The election seems to breaking President Obama’s way. A tweet from Nate Silver put it this way: “Sample average of national polls released Thursday Obama +0.9, Friday Obama +1.2, Saturday Obama +1.3, Today so far Obama +1.4”
The veritable Pew Research Group, which had Romney up four after the first debate, found them even after the second, and on Sunday found Obama leading 50-47. The national numbers finally seem in line with the state numbers.
Still, I’ve been struggling with this prediction. The national polls remain close. Team Romney wants to claim that this means the election will entail a razor thin victory which could go either way. That sounds very plausible. Yet the state polls have shown a convincing lead for Obama, though greater in breadth than depth. Moreover Republicans have argued that the polls are wrong because they are making false assumptions about voter turn out or purposely skewed to support Obama.
Whose assumptions are right — those expecting a close race and lower Democratic enthusiasm, or those believing Obama is on track to win?
Here are my assumptions:
1) Voter turnout will be roughly in line with 2004 and 2008, with Latino vote increasing.
2) While early voting won’t be dominated by the Democrats this time (after 2008 there was no way the GOP would punt on that the way McCain had), the increase of GOP voters doesn’t mean a large increase in Republican votes. That’s because Republicans are very likely to vote anyway. It just shows that both parties recognize the importance of early voting and are making it a priority.
3) The polling this cycle is not off base or skewed. Blaming the pollsters is common for the side that’s behind.
Dr. Michael McDonald predicts a turn out of 60-61%, and he specializes in making such calls. That’s in line with 2004 and 2008. Moreover, 2008 was not a year where voter turnout increased massively due to Obama’s “hope and change.” To expect a decline in turnout in a hotly contested election in which billions were spent doesn’t make sense. Finally, in surveys Latinos and blacks show intense enthusiasm for the election, even though Republicans claim their voter share will go down.
In many states efforts to pass voter ID laws and limit early voting may in fact be spurring on minority turnout. It’s not just about President Obama, it’s personal. “Governor Rick Scott would prefer I don’t vote,” one black man said. “I’m not going to let him win.” Indeed, the so-called “voter suppression efforts” of this election cycle may backfire.
Going over the polls from each day over the last month, the election has followed a clear if often tumultuous path.
After the two conventions it seemed President Obama was on a roll. The GOP convention had sounded bitter and pessimistic while the Democrats beat an optimistic drum. Just when Obama’s convention bounce started to fade the “47%” tape came out. Romney seemed a caricature and Obama supporters like myself started to think this could be a landslide.
Everything changed on October 3. It wasn’t that Obama was so flat it was that Romney was so different than his image. Rather than barking out a desire for massive tax and spending cuts with disdain for government, he came off as a reasonable moderate. He was nothing like the Mitt Romney of the GOP primary season, nor did he sound like the plutocrat dissing the “47%.” He was reasonable, clever and made the President look ordinary.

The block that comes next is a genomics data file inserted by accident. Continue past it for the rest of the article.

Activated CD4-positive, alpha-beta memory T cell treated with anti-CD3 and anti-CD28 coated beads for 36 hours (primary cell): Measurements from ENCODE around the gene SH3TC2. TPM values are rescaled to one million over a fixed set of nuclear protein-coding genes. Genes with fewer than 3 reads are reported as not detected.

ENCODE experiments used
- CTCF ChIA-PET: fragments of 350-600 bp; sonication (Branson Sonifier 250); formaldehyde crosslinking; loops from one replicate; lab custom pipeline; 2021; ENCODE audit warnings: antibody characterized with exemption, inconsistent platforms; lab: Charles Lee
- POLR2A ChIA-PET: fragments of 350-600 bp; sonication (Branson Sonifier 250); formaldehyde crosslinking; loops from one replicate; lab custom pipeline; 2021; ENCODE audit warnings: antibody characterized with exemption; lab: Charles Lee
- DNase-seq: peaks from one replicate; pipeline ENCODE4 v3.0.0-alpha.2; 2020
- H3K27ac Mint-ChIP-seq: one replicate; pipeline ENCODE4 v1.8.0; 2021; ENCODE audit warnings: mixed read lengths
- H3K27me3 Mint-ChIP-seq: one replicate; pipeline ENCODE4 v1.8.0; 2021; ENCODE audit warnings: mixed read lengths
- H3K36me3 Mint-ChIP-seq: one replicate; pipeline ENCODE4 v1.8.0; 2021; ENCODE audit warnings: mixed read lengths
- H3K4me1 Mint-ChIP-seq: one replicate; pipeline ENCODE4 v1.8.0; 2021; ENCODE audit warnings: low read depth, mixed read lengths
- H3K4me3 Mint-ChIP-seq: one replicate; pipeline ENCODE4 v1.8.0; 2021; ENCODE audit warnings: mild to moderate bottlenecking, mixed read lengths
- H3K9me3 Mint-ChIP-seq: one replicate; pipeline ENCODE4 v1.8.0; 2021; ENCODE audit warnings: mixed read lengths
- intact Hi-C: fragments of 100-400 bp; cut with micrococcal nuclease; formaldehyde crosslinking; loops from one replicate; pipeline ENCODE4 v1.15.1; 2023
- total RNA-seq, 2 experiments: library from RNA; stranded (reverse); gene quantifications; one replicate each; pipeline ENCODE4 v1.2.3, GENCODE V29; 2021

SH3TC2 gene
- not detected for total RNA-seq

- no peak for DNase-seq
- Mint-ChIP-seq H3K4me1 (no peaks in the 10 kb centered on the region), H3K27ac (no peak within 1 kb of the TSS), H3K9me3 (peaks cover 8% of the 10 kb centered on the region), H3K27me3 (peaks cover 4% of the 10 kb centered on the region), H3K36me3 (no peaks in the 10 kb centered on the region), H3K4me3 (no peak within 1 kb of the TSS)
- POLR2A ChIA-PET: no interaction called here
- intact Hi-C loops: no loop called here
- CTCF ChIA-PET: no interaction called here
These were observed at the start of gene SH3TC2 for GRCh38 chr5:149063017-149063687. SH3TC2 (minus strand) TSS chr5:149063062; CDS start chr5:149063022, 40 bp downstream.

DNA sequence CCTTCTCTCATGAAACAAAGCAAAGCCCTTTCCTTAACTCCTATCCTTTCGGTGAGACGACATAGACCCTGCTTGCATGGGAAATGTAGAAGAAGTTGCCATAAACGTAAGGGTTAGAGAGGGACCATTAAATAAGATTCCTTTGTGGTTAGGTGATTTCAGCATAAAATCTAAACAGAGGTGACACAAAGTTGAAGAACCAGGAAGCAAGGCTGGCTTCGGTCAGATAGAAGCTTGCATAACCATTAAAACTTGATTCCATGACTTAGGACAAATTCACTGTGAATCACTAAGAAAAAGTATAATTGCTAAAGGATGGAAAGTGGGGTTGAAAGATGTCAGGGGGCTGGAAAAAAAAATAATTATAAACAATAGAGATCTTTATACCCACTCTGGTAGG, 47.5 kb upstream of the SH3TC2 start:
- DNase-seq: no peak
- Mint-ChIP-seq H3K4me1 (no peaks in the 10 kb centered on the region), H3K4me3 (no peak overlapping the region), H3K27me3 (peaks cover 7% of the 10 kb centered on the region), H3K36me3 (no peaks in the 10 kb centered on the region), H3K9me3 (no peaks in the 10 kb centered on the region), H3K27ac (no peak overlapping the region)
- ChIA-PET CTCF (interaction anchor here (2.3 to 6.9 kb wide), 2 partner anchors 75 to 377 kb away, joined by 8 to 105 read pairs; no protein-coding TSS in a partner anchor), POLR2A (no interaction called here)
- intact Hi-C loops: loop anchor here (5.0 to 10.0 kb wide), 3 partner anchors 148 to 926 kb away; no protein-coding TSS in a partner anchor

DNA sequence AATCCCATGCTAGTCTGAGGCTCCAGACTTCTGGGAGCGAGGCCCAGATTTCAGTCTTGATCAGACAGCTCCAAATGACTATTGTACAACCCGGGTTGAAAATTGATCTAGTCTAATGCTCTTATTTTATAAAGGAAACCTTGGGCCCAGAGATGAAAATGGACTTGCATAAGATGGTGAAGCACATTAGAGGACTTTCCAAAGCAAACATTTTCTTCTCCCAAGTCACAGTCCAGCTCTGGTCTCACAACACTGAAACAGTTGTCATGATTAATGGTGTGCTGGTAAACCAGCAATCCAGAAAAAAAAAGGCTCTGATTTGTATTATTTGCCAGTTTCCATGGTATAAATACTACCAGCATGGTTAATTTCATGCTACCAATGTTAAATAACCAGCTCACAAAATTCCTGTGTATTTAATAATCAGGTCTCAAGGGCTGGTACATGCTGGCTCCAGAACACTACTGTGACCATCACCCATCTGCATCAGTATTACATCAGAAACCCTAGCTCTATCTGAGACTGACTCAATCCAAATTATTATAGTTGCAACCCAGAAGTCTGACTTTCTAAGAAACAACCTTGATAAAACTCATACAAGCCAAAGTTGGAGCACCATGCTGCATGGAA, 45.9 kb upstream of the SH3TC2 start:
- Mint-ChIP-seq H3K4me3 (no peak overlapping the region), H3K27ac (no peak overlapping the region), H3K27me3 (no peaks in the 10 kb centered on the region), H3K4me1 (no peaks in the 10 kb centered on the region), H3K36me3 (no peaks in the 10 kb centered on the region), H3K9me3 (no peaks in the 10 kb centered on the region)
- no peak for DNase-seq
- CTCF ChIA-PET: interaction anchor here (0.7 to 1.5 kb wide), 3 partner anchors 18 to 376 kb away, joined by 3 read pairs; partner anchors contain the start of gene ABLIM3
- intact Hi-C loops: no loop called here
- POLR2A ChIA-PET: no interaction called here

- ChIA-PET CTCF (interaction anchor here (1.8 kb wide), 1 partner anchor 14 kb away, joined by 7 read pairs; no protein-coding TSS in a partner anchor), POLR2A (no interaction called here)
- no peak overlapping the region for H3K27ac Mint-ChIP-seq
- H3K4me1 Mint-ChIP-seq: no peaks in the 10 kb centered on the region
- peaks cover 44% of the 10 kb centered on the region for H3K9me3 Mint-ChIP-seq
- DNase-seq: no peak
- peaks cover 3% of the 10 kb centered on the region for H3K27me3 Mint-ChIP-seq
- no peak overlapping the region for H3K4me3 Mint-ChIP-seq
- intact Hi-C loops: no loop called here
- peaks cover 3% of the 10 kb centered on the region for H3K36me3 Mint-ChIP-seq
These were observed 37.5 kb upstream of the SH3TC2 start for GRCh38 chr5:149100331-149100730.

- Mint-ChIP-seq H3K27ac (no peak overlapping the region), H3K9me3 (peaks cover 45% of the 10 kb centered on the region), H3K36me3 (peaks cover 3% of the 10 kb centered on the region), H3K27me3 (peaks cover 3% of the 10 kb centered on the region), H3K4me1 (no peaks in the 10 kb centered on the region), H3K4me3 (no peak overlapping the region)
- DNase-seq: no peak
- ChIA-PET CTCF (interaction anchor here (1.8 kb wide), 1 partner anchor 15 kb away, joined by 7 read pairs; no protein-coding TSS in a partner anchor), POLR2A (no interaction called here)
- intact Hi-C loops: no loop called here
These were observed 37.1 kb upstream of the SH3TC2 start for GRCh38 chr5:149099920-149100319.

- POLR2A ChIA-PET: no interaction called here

The President’s support had been soft, based on a strong negative view of Governor Romney. Public perception of changed. He caught up to Obama within days, and by the time of the second Presidential debate had opened up a 3 point lead. The campaign was slipping away from the President. He was still ahead in most swing state polls, but it was clear that the firewall he constructed in September was a Maginot line — a defense Romney could circumvent and overcome.
While Vice President Biden’s defeat of Paul Ryan energized Democrats, it was the second Presidential debate that stopped the bleeding for Obama. He was perceived as having won the debate by putting Romney on the defense and turning potential problems (like Libya) into strengths.
The third Presidential debate saw an inverse of the first. This time Governor Romney, believing momentum on his side, sat on the lead, hoping to look Presidential and undercut any image of him as a war monger. He was docile, agreed with the President, and polls gave Obama a victory by about the same proportion they gave it to Romney in debate one.
Since then there has been a slow, steady drift back to the President Moreover, Governor Romney never sealed the deal after the first debate. He showed that he could be moderate and pragmatic but never gave people a true reason to vote for him.
Until the last few days I was not confident that Obama was going to pull this out. It “felt” like Obama was winning, but intuition is a dangerous indicator. Bias is driven by intuition and hunch. If it “feels” like the race is going the way you want it to, it’s probably because you want it to! Bias can blind people to the obvious.
I look over at right-leaning blogs and note that their belief Romney will win tends to be driven by conspiracy theories (the polls are purposely skewed in some vast left wing conspiracy to demoralize Republicans) or scenarios not justified by data (there will be very low turnout from minorities and Democrats or people are sick of Obama and will make up their minds late to make a change).
The evidence suggests Obama is heading towards victory. Not a sure thing, but I think Nate Silver’s 85% odds are on track.
Monday I’ll post my predictions on how the states will go as well as some thoughts about the House and the three same sex marriage ballot initiatives which may end up making this an historic election. Two more days!